When To Stop Fixing Ourselves

You know how irritating it is when others try to help with their quick-fix solutions to our complex medical problems? What a shock when I realized I incessantly try to fix myself. Of course I want to feel well and improve quality of life, but when is it time to stop fixing?

When I finished treatment, I was so overcome with the after-effects that I could hardly wait to get my old self back. Aside from waiting for my hair to grow, I figured a few months and I’d be back to being me again. My oncologist warned, “For every month you’re in treatment, from the point of diagnosis to the last date of treatment, that’s how long it takes to get yourself back.” I was glad he gave me that dose of reality because it allowed me to be more patient with myself, knowing that a year later, I’d be my old self again.

The year had come and gone, and while I was much improved, I was far from my old self again. I felt plagued by debilitating fatigue, headaches, neuropathy, and chemo brain. The chemo brain mostly dissipated over time, although it took 2-3 years and I wouldn’t say there aren’t residuals in that department. The headaches mostly stopped after a few years, but on occasion I still feel like my head is squeezed in a vise. On those days, you’ll find me sprawled on the couch with ice packs on my head, praying for relief or death, whichever comes first.

Before cancer, I often used herbal remedies for my ailments. I’m not into the “woo” but I frequently experience side effects from prescription medications, which has led me down an herbal path simply because I tolerate it better. After treatment, I continued to eat a healthy diet. I hiked, danced, and walked my way back to health. At least that was my intention. I treated with a naturopath and felt better when I followed her regimen, but came to understand that anything I was doing was NOT A CURE. The exercise and remedies helped me regain stamina and have clearer cognitive function, but never to the point of my pre-cancer self. My self-care practices had limits.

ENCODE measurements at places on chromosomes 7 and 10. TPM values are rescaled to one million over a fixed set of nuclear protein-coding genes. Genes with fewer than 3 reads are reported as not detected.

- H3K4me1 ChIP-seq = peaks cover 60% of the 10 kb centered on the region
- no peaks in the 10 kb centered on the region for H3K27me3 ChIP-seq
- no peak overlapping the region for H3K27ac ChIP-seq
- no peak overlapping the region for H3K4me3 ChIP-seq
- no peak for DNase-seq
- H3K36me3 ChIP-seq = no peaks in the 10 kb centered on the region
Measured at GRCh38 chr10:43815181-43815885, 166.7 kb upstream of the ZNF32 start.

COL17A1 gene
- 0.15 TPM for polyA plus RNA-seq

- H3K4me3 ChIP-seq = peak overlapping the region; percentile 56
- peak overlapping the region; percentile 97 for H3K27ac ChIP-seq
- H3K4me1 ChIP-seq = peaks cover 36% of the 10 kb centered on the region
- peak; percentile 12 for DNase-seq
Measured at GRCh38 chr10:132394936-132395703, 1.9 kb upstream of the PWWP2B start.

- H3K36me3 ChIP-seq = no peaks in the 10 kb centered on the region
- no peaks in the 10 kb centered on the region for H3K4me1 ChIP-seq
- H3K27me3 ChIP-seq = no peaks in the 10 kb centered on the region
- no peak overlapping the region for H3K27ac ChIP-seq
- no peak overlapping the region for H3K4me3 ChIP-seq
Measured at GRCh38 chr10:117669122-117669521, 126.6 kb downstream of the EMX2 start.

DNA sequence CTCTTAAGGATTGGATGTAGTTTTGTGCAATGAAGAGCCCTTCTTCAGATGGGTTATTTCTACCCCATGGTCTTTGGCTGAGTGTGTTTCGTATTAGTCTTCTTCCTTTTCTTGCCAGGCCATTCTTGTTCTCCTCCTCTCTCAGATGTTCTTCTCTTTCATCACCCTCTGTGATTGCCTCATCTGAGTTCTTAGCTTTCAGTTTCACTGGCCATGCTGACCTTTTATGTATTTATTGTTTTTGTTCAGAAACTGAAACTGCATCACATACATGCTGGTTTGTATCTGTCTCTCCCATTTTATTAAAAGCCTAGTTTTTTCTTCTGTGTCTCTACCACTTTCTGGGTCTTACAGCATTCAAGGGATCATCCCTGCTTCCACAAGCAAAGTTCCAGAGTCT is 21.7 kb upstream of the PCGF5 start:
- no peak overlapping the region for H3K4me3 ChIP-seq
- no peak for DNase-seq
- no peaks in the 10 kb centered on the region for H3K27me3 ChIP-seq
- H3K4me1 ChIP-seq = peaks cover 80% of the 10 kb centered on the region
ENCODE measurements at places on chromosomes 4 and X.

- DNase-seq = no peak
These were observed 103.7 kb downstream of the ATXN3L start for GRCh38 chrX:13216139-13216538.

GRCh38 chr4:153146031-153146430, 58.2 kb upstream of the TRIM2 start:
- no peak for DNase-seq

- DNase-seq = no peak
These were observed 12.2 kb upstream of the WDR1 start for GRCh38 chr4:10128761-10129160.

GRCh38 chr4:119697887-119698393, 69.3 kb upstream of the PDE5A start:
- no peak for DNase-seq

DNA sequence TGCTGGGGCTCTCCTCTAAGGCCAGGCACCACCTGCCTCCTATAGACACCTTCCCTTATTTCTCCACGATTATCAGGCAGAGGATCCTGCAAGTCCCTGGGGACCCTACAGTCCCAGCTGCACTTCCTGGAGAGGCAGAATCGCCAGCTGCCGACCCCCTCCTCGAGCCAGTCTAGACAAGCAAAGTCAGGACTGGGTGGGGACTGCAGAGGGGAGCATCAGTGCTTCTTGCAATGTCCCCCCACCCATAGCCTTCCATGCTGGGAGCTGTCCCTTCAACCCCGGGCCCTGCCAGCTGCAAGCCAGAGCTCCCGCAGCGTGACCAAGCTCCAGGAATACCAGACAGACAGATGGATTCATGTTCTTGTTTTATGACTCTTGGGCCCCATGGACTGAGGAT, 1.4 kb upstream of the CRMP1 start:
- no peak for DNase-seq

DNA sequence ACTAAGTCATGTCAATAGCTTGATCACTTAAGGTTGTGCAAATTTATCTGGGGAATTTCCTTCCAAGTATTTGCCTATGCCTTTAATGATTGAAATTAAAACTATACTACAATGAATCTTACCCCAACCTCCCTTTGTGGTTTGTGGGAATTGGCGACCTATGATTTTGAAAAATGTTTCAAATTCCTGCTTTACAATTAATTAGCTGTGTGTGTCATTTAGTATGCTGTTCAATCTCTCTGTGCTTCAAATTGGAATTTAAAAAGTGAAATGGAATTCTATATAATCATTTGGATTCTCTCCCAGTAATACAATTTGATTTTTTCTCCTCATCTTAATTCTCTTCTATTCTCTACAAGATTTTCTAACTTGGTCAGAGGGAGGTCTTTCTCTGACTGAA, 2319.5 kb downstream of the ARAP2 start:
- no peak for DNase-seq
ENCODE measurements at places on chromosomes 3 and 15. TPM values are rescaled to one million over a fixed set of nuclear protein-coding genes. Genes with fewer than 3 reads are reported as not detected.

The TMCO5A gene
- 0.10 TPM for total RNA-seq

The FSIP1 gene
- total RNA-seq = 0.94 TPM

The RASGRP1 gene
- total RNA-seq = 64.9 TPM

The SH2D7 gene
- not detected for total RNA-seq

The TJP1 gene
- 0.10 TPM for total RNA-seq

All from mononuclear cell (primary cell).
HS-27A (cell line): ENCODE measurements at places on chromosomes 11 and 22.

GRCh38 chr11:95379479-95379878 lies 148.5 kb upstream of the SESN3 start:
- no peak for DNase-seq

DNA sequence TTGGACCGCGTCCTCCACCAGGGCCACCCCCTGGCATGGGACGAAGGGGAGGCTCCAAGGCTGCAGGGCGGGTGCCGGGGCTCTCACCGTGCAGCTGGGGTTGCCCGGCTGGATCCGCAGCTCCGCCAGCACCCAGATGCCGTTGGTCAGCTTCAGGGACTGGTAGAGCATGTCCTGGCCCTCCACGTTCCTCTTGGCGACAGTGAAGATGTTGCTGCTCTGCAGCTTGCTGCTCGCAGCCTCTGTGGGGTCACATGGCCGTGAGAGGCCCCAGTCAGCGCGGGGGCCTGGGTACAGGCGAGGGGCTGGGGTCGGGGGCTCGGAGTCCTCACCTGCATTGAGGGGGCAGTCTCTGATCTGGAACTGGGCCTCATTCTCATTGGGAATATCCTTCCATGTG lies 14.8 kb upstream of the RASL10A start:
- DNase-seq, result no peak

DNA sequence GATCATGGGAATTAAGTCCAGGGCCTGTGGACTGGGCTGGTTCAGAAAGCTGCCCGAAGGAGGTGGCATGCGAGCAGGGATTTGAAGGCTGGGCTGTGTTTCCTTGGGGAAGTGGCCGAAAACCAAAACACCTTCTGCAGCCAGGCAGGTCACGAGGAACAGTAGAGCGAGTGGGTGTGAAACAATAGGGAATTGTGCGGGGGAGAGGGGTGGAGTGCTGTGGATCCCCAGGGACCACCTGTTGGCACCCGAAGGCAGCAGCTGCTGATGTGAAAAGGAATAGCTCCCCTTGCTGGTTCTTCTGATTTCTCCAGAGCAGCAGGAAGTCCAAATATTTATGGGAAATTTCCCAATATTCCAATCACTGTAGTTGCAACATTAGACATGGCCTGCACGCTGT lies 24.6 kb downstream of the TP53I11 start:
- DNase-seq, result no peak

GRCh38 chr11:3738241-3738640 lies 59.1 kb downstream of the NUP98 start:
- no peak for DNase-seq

The fatigue lessened … and then it got worse. Blood tests confirmed I had an active, elevated Epstein-Barr virus. My doctor asked if I’d had traumatic events in my recent past. He believed traumatic stress often triggers a dormant Epstein-Barr virus. Well, yeah… He said there was nothing he could do for me medically, but warned, “You’ve got to get the stress out of your life.” My naturopath said, “I can keep giving you remedies. They keep you from completely drowning, but you also haven’t been able to climb out from where you are. If you want to improve and not just keep from drowning, you’ve got to change your circumstances. What worked before doesn’t work for you now.”

My naturopath and medical doctor both echoed the same message — change your outer circumstances to be in sync with your body.

As many of you know, I moved to Hawaii last April, where my son, his wife and my new grandson live. That was motivation enough, but it was also about changing my lifestyle. I’ve written before about Eat Pray Love Survivors, and how it was unrealistic for most of us to make drastic life changes; yet, by some twist of fate, it happened for me. By no means was it an overnight process, but finally it seemed I had a big green light and all fell into place.